Athletes struggle with pandemic rules


Gabby DePersio plays volleyball for Western Illinois University

By Aliyah DePersio, Staff Writer

The white ball soars over the net. A player dives for it, but misses. The ref blows their whistle, and the crowd roars. Players slap the hands of their fellow teammates and huddle together. This is normally what it is like at a volleyball game — tons of energy and excitement, the crowd and players feed off one another. However, recently this hasn’t been the case. Masked players move about the court unsure of how the game is supposed to go now. The once full bleachers have become a ghost town. The only thing that can be heard is the sound of a lone whistle.

The Coronavirus has impacted many things, one of them being sports. College athletes had to deal with many changes due to implications of the virus —  the season being moved around, losing fans in the stands, and even learning how to play while wearing masks. Gabriella “Gabby” DePersio of McHenry is an athlete at Western Illinois University where she plays as a libero for their volleyball team, the Leathernecks. DePersio and her teammates had a hard time adjusting to the switch in rules as the colleges tried to comply with mandates.

“Everything was different from previous seasons by having a different schedule such as having our season in the spring, Covid testing a couple times a week, wearing masks at practice, and not being able to practice as a whole team,” said Kaitlyn Morgan, a right-side hitter for the team.

Normally a volleyball season is held in the fall, but due to the pandemic the 2020 season was pushed to spring of 2021. This was in hopes that some of the regulations would be lessened. Morgan mentioned not being able to practice as a team, and DePersio said they were split into pods. The girls were divided and practiced only with their pod, never as a full team. This was only one of the ways team bonding was affected. To avoid getting sick, the girls aren’t allowed to have team dinners and must always be socially distanced from one another. This creates a disconnect between the team.

“Playing volleyball has always been one of my main focuses and goals in life; however, playing with all of these extra precautions has made volleyball feel like a job or a chore,” said Peyton Bowman, who plays middle on the team. The extra stress of following guidelines in order to play has been hard on the girls.

Masks were a new requirement for the girls. Not only must they be socially distanced, but they must also wear masks to help prevent the spread of the virus. “Playing in a mask makes it harder to catch your breath especially after being in a long rally or drill,” said Ashley Poland, a defensive specialist on the team. Having to mask up was not ideal for the active players who found the barrier to be rather restricting.

“The masks made it a lot harder to communicate and they constantly made you feel out of shape,” said Aubrey Putman, an outside hitter. Putman brings up a great point with the mask limiting the communication amongst the players. The team is already disconnected from being socially distanced, and now they have troubles communicating on the court.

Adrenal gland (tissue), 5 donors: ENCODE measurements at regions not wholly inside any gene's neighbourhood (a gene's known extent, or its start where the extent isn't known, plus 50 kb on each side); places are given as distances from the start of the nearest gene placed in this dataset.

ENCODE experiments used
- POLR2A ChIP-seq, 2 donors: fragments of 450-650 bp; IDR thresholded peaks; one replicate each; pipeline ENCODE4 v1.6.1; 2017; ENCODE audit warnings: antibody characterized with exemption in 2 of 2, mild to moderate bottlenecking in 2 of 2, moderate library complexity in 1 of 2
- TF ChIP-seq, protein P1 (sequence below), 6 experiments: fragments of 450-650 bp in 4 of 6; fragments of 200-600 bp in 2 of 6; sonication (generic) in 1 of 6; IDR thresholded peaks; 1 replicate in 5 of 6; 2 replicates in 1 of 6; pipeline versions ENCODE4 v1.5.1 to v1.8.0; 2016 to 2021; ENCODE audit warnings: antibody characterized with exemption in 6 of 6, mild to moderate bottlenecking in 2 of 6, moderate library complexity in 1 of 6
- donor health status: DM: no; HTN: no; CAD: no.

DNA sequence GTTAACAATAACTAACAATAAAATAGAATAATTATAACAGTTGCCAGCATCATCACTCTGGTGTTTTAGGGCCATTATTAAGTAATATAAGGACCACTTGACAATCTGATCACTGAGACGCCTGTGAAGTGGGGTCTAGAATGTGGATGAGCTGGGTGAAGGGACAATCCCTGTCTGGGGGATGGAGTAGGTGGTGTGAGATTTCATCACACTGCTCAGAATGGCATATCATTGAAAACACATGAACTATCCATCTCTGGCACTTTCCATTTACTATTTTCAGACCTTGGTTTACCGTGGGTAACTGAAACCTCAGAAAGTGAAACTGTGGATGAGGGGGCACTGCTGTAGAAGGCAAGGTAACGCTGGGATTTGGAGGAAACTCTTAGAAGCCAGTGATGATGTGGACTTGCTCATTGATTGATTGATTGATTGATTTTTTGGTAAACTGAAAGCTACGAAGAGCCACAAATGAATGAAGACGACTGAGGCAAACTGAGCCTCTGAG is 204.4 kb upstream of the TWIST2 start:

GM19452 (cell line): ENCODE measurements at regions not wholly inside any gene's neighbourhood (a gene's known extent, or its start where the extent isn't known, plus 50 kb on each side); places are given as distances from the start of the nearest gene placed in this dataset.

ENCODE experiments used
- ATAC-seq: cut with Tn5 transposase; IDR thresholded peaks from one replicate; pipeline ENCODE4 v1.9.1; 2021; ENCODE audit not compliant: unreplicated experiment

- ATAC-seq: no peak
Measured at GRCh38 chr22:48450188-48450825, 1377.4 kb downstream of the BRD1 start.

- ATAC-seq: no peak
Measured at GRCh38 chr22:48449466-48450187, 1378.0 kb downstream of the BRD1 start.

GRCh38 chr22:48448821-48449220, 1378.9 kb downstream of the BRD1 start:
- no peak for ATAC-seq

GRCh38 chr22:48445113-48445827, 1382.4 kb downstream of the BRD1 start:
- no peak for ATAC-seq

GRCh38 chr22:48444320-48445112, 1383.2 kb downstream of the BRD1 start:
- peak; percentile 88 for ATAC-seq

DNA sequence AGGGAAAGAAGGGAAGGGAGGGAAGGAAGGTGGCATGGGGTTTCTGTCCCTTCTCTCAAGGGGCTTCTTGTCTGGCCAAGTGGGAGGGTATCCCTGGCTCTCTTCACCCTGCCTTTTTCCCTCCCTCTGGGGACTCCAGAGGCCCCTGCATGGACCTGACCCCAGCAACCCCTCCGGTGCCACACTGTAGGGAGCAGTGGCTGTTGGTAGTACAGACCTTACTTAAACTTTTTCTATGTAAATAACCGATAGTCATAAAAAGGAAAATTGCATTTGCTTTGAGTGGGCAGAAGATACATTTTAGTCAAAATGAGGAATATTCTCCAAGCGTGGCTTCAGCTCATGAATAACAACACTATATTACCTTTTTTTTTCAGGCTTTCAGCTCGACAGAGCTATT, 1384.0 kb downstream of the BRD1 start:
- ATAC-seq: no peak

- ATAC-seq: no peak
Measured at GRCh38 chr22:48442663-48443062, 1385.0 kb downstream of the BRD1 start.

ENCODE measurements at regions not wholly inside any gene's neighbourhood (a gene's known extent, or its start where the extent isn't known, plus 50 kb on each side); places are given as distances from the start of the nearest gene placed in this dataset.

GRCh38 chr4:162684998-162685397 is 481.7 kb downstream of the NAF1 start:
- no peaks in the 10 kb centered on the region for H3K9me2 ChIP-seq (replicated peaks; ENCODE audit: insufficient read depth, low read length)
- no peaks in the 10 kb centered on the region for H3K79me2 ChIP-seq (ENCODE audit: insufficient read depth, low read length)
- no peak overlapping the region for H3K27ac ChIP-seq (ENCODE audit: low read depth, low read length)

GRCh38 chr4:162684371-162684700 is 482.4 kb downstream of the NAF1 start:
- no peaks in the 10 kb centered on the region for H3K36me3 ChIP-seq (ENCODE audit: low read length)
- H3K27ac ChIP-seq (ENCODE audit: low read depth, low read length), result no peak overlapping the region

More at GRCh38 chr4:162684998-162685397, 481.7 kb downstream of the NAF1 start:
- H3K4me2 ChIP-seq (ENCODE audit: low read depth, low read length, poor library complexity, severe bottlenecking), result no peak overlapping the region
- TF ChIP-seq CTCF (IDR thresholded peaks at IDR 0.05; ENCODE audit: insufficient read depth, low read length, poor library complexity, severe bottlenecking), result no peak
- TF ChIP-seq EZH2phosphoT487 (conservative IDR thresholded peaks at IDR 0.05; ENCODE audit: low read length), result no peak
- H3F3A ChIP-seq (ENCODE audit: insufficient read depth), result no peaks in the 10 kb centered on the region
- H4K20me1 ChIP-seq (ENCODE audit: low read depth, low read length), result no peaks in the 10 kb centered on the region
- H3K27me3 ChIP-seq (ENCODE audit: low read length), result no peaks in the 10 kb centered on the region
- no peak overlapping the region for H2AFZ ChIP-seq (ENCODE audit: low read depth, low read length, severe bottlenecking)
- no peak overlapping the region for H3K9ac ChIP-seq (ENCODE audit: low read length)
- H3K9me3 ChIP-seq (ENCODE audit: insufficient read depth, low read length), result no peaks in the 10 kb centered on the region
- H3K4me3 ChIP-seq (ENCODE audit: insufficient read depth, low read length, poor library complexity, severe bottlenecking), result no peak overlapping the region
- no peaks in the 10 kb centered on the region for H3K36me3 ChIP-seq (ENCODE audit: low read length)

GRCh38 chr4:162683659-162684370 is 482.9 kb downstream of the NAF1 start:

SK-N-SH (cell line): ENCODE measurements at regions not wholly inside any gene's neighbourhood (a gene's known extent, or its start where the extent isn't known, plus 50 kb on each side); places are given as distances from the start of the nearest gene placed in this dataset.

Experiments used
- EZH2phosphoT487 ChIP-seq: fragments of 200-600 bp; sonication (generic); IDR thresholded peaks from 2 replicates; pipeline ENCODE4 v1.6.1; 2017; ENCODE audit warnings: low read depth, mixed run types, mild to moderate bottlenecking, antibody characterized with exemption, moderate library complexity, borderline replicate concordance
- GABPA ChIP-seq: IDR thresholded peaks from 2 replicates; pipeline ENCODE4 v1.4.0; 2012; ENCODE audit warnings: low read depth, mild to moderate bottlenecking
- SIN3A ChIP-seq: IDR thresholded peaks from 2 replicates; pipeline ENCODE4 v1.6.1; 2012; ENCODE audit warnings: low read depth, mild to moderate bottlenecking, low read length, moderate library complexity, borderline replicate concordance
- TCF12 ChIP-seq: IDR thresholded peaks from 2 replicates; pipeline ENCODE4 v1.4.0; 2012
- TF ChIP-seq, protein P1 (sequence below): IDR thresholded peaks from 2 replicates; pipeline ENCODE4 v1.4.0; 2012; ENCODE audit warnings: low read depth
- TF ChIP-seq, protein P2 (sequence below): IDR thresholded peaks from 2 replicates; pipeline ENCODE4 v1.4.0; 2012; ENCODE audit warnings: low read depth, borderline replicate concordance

“I think the masks and the lack of team bonding really created a disconnect with the team, which makes it harder to win,” said DePersio.

Not only was the timing of their season pushed back, but traveling to out of state games was affected too. For games farther away the team tended to fly to those states. However, due to the virus, flying was not possible. “We still aren’t allowed to travel on a plane to far games, such as from Illinois to Colorado, which means I end up missing more school than I would have otherwise,” said Poland.

DePersio noted that they were once away from school for ten days, which means a fair amount of class time was missed. Classes in general are already hard for student athletes to balance with their sport.

A big part of playing sports is having an audience in the bleachers– the crowds cheering after every play, creating a buzz for the girls to feed off of. “Having no fans really made it hard to get excited and into games and the overall atmosphere was not as fun,” said Brittany Wulf, an outside hitter. They now hear each squeak of their shoes, and the sounds of the ball being hit ricocheted off the empty bleachers.

“Our home games were not the same because only two family members per player were allowed to watch,” said Erika Moore, a defensive specialist. DePersio’s mom, Michelle DePersio, has attended every one of her daughter’s games before the pandemic. Due to the pandemic Michelle wasn’t able to watch her daughter play in person but did her best to tune into every game to show her support.

“My mom is my number one fan,” said DePersio, she mentioned that her mother’s support motivates her while playing.

“Volleyball is all about the energy and the momentum of the game that you get from being loud and having a big crowd, and Covid completely took that away from a lot of players,” said Erin Rosdahl, a middle hitter. Many of the other players echoed similar sentiments. The crowds and the fans play a big part in team motivation. Rosdahl also described the experience as “playing in a bubble.” Thankfully for their fall season restrictions have lessened up enough to allow more family members watch them play.

Overall, the Coronavirus has caused a loss in morale and a disconnect for college athletes. The new regulations have added extra stress to a team already dealing with above average stress. Being a college athlete already made being a normal student hard, but the shifts due to the virus has added extra pressure in that regard as well. Even though the Leathernecks are feeling a little discouraged that hasn’t stopped them from winning their last couple of games. If you want to see these unstoppable players in action you can look up the schedule for the rest of their 2021 season at